Cognitive science is not always intuitive. What does it mean to speak of expansion and contraction, or to say that reality is being rendered?
To answer this question, let’s turn to physicist David Bohm and the event that inspired him to write Wholeness and the Implicate Order (1980). He was watching television when he saw what John Horgan describes in Scientific American as: “an experiment … in which a drop of ink was squeezed onto a cylinder of glycerine. When the cylinder was rotated, the ink diffused through the glycerine in an apparently irreversible fashion. Its order seemed to have disintegrated. But when the direction of rotation was reversed, the ink gathered into a drop again.”
When we think of a spot of ink on a piece of cloth, we think of it as something static. Let’s try envisioning it, instead, as the result of forces.
The spot of ink is a 3-D sphere of blue and the “cloth” against which it appears is the fabric of reality.
The spot of ink can appear by one of two means. When the fabric of reality is being stretched, the ink pools—it condenses. When the fabric is being squeezed, the ink explodes—it expands.
In the latter example, the ink (the universe) might perceive itself as expanding. But it only appears to expand because the background is condensing. And in the former example, the ink (the universe) might perceive itself as condensing. But it only appears to condense because the background is expanding.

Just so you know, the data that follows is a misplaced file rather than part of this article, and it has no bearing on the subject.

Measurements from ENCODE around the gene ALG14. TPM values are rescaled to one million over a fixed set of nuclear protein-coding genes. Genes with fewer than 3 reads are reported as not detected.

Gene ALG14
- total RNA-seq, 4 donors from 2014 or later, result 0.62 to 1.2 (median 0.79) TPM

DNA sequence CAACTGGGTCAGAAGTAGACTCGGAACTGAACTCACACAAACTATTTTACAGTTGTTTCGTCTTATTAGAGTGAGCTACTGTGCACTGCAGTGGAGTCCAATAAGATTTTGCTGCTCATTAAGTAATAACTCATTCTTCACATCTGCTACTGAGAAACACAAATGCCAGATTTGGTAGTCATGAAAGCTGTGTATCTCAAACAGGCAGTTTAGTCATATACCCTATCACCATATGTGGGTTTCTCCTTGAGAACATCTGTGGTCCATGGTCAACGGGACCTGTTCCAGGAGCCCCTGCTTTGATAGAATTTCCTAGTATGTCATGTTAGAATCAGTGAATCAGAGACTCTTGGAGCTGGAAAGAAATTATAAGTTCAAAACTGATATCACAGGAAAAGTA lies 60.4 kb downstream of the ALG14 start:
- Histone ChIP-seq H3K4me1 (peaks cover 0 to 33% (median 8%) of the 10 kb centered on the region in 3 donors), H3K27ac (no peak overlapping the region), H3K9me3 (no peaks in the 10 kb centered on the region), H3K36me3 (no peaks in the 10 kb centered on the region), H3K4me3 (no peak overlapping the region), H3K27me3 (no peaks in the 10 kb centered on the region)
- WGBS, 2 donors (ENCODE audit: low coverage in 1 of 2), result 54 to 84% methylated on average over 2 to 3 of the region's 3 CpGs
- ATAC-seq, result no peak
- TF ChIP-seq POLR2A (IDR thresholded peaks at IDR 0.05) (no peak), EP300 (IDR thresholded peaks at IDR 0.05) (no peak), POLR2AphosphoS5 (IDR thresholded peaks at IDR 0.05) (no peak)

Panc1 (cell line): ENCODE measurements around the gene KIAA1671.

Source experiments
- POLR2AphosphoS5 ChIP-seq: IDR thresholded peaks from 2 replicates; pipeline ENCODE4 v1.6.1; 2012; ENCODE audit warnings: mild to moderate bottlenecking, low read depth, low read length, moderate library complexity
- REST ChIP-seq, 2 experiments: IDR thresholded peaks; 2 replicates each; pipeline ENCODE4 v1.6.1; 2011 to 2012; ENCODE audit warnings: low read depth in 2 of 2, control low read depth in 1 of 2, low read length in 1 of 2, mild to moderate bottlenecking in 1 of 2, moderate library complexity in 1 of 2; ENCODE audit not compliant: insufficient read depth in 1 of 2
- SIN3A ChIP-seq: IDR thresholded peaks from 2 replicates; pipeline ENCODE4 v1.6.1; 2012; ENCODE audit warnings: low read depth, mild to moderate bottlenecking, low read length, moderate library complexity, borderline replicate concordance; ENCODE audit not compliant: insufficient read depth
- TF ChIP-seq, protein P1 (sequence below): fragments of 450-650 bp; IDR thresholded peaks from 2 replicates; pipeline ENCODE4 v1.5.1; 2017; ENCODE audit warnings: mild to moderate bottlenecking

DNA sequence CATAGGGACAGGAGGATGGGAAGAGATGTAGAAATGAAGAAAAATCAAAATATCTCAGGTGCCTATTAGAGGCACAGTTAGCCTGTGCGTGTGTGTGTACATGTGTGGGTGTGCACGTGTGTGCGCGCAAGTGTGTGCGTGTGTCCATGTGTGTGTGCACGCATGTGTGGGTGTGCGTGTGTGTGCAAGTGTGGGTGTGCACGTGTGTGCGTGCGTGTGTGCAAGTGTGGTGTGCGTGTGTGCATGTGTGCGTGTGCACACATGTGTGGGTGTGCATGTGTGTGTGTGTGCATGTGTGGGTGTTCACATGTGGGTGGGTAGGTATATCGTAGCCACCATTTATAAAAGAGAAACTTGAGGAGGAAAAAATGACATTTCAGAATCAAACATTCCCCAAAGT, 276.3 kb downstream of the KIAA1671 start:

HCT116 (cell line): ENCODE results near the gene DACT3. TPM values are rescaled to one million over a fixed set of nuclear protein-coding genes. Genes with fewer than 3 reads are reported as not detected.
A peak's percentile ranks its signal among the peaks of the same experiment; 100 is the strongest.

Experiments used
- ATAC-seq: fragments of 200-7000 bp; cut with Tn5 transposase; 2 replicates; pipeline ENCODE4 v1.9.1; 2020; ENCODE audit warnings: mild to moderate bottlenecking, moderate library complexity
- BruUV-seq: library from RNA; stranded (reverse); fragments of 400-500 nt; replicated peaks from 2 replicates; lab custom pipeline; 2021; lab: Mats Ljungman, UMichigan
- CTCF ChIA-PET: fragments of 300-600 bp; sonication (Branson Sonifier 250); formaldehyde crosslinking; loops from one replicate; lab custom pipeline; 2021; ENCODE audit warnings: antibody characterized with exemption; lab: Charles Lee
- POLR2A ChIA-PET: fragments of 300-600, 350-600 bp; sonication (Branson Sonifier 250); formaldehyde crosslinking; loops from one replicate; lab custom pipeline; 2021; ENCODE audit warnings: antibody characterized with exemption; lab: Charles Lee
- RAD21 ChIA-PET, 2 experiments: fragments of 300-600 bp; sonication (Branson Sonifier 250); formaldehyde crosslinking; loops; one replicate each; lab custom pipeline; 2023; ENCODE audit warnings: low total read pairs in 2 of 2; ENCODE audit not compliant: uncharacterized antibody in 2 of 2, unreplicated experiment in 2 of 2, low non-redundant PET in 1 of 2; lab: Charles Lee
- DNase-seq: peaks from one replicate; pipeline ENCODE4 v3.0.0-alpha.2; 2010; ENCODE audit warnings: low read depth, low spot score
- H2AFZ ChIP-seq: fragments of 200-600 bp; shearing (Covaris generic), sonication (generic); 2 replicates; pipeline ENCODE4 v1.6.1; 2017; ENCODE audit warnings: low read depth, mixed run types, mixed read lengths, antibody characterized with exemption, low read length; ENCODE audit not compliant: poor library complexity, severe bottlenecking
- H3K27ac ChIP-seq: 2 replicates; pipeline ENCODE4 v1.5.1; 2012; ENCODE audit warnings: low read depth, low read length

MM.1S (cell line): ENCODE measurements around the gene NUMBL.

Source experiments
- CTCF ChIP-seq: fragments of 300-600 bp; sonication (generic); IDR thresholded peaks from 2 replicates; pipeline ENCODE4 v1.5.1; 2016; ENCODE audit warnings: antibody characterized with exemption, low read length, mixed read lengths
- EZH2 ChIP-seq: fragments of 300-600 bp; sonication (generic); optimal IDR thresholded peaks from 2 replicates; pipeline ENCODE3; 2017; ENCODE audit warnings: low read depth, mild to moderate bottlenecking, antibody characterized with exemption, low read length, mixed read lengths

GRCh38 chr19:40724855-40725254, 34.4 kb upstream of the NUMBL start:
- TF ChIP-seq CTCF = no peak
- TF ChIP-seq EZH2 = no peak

This is what I mean when I suggest that Plato was right, and that we “see backward.”
We see repeating patterns of “hot” and “cold” (expansion and contraction) alternating when we look at our Cosmic Microwave background (CMB).
This is a new way of looking at things. We are not used to thinking of the object and its background as intertwined or fundamentally knit together (I almost titled this post WARP AND WOOF). But it might help us to tie our equations together and give us insights into what goes wrong with human health.